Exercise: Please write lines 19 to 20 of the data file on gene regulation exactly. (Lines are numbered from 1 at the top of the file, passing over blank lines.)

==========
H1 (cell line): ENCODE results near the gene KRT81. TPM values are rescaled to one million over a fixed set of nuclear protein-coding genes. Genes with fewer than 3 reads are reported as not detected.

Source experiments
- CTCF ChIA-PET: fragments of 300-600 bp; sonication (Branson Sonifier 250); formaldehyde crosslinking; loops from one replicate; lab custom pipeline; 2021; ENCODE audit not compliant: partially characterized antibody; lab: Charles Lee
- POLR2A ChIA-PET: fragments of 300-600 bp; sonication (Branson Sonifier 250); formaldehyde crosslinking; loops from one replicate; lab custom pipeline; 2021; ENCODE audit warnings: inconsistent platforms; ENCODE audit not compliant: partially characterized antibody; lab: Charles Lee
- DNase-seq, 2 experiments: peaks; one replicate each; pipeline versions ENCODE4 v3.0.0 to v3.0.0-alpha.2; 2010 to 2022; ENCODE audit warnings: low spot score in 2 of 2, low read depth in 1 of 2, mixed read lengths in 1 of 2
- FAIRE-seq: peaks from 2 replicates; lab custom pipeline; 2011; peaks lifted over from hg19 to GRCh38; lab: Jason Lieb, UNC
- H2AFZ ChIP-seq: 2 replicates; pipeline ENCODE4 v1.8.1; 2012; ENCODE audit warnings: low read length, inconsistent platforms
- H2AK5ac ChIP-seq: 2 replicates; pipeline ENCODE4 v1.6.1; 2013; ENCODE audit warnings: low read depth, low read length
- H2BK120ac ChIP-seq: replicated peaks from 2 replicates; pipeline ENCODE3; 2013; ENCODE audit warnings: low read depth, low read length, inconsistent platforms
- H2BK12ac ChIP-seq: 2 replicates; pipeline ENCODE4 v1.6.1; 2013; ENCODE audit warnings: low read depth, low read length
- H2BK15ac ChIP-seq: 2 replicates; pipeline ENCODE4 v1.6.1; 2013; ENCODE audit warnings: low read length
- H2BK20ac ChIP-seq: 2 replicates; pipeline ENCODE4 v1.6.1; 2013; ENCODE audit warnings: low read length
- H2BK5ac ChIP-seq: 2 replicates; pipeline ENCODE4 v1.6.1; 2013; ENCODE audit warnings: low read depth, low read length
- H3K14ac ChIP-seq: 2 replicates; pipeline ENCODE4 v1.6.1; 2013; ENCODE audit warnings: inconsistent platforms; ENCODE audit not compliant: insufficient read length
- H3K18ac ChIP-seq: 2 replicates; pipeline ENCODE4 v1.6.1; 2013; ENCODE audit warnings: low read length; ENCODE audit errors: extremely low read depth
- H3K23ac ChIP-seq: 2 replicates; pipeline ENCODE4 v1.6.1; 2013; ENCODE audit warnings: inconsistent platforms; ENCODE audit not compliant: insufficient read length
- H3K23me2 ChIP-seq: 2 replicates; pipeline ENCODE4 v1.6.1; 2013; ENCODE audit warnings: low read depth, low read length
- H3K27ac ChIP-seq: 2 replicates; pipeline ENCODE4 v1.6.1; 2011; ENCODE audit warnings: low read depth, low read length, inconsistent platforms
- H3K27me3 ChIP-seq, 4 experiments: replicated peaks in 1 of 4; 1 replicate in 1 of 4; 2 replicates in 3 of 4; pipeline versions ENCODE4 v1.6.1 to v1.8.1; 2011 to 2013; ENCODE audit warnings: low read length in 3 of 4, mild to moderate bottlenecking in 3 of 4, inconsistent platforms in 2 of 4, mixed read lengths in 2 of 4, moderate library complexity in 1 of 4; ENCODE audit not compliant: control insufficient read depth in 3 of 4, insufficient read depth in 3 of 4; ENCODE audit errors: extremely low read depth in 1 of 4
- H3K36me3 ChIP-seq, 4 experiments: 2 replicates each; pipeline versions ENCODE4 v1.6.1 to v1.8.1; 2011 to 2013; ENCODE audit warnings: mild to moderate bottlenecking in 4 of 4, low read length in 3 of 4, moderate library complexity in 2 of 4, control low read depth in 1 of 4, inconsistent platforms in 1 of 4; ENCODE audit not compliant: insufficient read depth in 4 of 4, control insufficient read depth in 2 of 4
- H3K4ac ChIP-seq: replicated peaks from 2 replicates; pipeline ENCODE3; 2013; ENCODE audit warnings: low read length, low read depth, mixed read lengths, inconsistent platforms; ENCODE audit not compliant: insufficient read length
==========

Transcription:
- H3K27me3 ChIP-seq, 4 experiments: replicated peaks in 1 of 4; 1 replicate in 1 of 4; 2 replicates in 3 of 4; pipeline versions ENCODE4 v1.6.1 to v1.8.1; 2011 to 2013; ENCODE audit warnings: low read length in 3 of 4, mild to moderate bottlenecking in 3 of 4, inconsistent platforms in 2 of 4, mixed read lengths in 2 of 4, moderate library complexity in 1 of 4; ENCODE audit not compliant: control insufficient read depth in 3 of 4, insufficient read depth in 3 of 4; ENCODE audit errors: extremely low read depth in 1 of 4
- H3K36me3 ChIP-seq, 4 experiments: 2 replicates each; pipeline versions ENCODE4 v1.6.1 to v1.8.1; 2011 to 2013; ENCODE audit warnings: mild to moderate bottlenecking in 4 of 4, low read length in 3 of 4, moderate library complexity in 2 of 4, control low read depth in 1 of 4, inconsistent platforms in 1 of 4; ENCODE audit not compliant: insufficient read depth in 4 of 4, control insufficient read depth in 2 of 4